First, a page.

If You’re a Christian, You’re a Missionary
By Shane Pruitt
To the surprise of most, the words “missions” and “missionary” are found nowhere in Scripture. However, the definition and concept of missions is a central theme in God’s Word.
A simple explanation of missions is that we have a glorious king who has rescued us into his kingdom, and now we get to love him, worship him, and tell the world about him so others will love, worship and share him.”
So, what is a missionary? Often, the image that comes to mind are those “superstar” Christians that have their pictures on the back walls of our churches, who get on planes and wear cargo-pants; coming back once a year to offer slide-show presentations. In no way should we belittle that view of missionaries. Thank God for those who surrender their lives to share the love of Jesus on foreign soil. They definitely are missionaries, but they’re also not the only ones.
Believe it or not, Wikipedia gives one of the best definitions I’ve found of missional living: “In Christianity, missional living takes place when the believer adopts the posture, thinking, behaviors and practices of a missionary in order to engage others with the gospel message.” Unfortunately, the word “missional” has become such a misused and misunderstood buzzword in the last decade. But, at its core, the term emphasizes the truth that ALL Christians should be involved in the Great Commission of Jesus Christ, not only a select group of “professional” missionaries.
Scripture is clear that all Christians are missionaries. Here’s why:
Salvation is a call to be a missionary. The following statement can’t biblically exist in the minds of Christians: “God has called me to salvation but not to missions.” The call to a relationship with the king is also a call to tell the world about this same king! And, this should make us extremely joyful. After all, thank God that there is more to being a Christian than getting ‘saved,’ sitting on our blessed assurances on padded pews, going to a bunch of potluck dinners, waiting on the Rapture Bus to swoop down and pick us all up to the “good ol’ by-and-by”.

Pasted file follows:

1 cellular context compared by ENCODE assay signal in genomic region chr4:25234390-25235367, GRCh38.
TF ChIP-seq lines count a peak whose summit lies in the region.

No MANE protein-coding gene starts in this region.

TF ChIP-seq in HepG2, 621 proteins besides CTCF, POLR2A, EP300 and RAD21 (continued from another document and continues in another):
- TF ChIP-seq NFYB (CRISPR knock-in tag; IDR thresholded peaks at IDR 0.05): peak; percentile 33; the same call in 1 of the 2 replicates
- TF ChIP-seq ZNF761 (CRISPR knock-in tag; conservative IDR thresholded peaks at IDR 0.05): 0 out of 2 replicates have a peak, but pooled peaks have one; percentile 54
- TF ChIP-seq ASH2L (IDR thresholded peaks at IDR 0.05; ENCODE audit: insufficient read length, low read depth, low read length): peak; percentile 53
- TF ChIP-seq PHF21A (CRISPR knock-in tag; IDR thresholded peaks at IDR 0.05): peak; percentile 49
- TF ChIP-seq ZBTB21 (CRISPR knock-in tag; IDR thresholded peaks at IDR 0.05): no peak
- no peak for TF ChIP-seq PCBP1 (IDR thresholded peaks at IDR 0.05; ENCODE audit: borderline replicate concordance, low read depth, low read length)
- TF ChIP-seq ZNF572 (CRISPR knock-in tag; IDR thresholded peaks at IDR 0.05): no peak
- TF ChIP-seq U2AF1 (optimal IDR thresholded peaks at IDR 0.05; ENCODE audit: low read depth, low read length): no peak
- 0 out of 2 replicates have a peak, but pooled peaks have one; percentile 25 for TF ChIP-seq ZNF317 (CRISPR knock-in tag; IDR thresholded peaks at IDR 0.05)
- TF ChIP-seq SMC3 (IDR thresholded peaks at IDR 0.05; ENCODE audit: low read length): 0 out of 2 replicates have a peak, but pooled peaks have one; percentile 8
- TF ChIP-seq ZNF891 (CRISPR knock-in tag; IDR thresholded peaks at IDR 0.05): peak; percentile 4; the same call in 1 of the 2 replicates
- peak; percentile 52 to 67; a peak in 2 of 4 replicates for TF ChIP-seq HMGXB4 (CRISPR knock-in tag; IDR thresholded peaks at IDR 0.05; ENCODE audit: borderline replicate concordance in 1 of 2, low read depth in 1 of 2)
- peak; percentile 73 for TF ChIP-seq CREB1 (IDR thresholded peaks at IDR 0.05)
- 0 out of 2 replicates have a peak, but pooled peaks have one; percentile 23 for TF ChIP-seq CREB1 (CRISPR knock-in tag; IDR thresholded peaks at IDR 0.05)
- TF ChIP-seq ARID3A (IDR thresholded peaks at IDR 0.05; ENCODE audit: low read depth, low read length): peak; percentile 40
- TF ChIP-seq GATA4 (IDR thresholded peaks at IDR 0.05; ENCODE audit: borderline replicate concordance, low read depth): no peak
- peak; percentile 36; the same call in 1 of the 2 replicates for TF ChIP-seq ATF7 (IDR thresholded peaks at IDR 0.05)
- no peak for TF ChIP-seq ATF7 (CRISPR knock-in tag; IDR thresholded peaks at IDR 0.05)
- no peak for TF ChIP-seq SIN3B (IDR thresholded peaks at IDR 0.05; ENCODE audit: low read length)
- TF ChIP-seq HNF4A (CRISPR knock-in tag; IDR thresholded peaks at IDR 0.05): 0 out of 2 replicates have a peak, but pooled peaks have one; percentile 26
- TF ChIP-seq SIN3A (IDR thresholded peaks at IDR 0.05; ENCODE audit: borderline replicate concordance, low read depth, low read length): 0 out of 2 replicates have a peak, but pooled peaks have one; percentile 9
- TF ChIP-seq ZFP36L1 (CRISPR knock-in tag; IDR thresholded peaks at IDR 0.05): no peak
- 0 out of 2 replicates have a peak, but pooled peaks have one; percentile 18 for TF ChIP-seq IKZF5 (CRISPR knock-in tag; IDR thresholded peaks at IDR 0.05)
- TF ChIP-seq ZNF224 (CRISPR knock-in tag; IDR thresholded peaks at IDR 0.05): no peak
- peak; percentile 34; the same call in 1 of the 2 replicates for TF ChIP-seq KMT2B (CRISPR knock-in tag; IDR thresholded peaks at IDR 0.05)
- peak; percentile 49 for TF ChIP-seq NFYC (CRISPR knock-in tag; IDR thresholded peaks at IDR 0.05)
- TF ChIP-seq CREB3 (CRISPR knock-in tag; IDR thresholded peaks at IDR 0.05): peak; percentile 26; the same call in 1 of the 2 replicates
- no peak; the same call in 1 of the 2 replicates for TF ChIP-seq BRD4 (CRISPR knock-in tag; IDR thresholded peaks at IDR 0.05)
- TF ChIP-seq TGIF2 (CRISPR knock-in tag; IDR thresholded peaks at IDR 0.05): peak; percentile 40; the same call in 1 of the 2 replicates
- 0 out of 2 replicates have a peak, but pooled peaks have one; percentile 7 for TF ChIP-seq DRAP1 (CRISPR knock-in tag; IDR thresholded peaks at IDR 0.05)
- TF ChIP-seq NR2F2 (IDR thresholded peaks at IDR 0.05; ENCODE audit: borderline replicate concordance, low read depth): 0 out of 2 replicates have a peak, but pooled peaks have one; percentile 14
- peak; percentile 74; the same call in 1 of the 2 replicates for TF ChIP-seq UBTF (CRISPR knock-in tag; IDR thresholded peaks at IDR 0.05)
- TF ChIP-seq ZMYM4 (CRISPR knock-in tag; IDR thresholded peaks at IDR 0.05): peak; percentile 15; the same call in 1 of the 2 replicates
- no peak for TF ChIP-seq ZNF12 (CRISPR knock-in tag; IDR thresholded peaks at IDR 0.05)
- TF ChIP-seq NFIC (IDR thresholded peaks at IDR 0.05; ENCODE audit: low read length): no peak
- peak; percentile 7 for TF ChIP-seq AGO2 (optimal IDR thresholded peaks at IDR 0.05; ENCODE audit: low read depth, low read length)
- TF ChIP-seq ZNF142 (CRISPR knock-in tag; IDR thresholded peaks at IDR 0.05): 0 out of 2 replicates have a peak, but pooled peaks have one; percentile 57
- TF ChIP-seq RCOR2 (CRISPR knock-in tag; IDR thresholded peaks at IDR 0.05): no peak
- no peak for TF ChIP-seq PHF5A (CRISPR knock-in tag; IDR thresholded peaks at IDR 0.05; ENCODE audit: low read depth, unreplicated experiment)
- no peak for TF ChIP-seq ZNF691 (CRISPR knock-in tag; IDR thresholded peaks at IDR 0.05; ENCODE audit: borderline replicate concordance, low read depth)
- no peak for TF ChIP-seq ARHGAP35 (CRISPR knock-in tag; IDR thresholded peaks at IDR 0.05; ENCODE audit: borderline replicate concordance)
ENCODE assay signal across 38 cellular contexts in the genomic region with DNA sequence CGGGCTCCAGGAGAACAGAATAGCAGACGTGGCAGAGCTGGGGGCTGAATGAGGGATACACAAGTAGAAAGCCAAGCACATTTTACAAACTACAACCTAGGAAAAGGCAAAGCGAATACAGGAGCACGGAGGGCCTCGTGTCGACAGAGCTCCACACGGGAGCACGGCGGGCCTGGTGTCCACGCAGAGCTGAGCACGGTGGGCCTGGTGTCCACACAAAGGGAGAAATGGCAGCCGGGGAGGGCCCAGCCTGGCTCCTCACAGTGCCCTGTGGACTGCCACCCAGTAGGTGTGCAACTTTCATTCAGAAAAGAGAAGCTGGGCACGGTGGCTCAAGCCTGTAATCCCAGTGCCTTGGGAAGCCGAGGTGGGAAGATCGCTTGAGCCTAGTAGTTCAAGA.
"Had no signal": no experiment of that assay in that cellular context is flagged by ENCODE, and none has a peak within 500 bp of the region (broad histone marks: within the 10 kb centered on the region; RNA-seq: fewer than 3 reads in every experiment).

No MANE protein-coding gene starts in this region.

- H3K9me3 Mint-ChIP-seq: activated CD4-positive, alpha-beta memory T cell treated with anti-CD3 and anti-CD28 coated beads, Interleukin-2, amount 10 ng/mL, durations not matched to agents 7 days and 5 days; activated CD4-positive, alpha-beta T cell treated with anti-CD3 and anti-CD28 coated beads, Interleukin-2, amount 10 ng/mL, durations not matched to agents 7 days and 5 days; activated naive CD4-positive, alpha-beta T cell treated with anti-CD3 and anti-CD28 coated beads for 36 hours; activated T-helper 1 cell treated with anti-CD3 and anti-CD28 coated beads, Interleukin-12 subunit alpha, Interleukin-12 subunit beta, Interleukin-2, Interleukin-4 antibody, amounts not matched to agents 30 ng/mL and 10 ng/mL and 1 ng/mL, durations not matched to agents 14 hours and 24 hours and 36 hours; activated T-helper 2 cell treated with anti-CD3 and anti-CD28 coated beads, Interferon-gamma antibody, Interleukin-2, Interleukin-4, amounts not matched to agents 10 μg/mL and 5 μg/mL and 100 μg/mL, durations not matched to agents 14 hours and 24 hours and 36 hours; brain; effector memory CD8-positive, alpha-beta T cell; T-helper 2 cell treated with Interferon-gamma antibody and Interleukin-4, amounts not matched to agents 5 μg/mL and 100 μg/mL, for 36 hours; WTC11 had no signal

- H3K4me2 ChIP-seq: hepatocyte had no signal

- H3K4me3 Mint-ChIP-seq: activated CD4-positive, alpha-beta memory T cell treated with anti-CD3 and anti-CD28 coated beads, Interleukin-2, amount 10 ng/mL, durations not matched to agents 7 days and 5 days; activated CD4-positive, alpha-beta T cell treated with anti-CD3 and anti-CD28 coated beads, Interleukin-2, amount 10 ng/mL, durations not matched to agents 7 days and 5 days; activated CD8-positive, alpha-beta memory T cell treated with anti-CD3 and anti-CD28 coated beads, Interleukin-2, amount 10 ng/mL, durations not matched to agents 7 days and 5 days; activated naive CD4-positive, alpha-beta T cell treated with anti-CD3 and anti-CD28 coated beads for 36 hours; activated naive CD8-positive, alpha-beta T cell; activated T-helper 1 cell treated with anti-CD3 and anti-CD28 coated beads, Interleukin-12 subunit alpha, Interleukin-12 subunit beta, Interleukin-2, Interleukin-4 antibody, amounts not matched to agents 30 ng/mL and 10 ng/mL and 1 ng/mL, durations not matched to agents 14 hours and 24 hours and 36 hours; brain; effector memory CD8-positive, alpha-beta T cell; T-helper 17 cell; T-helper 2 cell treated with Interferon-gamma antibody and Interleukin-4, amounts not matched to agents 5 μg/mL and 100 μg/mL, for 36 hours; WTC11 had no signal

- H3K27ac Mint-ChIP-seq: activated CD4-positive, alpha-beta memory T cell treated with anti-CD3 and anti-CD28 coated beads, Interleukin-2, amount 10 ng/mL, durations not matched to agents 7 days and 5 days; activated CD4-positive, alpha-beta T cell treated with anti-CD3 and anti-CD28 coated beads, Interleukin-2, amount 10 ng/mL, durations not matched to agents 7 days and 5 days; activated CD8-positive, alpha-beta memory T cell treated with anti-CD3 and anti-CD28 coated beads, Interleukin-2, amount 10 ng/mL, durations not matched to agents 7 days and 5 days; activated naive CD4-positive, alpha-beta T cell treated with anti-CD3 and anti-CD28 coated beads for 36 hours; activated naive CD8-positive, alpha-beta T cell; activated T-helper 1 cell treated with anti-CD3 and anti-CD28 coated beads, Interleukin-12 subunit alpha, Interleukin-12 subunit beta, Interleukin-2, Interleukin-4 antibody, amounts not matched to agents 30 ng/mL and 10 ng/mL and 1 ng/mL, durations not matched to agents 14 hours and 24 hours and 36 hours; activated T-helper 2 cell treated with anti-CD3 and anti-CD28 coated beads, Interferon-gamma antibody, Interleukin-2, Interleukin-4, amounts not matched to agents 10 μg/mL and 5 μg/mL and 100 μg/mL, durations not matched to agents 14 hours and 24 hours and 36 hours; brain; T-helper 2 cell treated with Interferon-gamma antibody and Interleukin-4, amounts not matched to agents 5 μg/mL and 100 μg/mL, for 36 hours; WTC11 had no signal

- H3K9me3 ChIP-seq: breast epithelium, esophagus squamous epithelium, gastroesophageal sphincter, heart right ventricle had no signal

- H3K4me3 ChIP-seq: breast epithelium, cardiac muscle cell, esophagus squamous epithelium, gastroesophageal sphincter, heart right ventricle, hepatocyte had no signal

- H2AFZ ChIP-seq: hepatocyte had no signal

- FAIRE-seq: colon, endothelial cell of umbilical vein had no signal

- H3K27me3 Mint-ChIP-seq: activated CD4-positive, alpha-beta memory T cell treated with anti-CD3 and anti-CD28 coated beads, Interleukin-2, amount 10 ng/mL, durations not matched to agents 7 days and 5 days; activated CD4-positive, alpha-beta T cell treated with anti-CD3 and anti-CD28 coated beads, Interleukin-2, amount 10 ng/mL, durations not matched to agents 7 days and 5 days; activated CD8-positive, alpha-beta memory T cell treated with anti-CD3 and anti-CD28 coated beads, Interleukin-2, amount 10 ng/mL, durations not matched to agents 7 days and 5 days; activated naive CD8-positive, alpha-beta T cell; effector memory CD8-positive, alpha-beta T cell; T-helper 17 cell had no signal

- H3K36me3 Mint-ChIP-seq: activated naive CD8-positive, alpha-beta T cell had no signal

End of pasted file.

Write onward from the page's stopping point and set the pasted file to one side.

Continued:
“For by grace you have been saved through faith. And this is not your own doing; it is the gift of God,not a result of works, so that no one may boast. For we are his workmanship, created in Christ Jesus for good works, which God prepared beforehand, that we should walk in them.” (Ephesians 2:8-10)
“Therefore, if anyone is in Christ, he is a new creation. The old has passed away; behold, the new has come. All this is from God, who through Christ reconciled us to himself and gave us the ministry of reconciliation; that is, in Christ God was reconciling the world to himself, not counting their trespasses against them, and entrusting to us the message of reconciliation. Therefore, we are ambassadors for Christ, God making his appeal through us. We implore you on behalf of Christ, be reconciled to God. For our sake he made him to be sin who knew no sin, so that in him we might become the righteousness of God.” (2 Corinthians 5:17-21)